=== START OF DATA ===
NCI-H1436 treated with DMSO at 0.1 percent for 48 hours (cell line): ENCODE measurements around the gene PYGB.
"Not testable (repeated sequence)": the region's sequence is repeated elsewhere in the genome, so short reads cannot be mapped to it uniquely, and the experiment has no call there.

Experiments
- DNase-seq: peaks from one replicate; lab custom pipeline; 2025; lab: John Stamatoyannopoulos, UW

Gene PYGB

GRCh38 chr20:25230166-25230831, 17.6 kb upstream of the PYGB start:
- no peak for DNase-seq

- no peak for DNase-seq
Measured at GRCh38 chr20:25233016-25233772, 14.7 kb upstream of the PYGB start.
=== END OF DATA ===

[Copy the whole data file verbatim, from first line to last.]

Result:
NCI-H1436 treated with DMSO at 0.1 percent for 48 hours (cell line): ENCODE measurements around the gene PYGB.
"Not testable (repeated sequence)": the region's sequence is repeated elsewhere in the genome, so short reads cannot be mapped to it uniquely, and the experiment has no call there.

Experiments
- DNase-seq: peaks from one replicate; lab custom pipeline; 2025; lab: John Stamatoyannopoulos, UW

Gene PYGB

GRCh38 chr20:25230166-25230831, 17.6 kb upstream of the PYGB start:
- no peak for DNase-seq

- no peak for DNase-seq
Measured at GRCh38 chr20:25233016-25233772, 14.7 kb upstream of the PYGB start.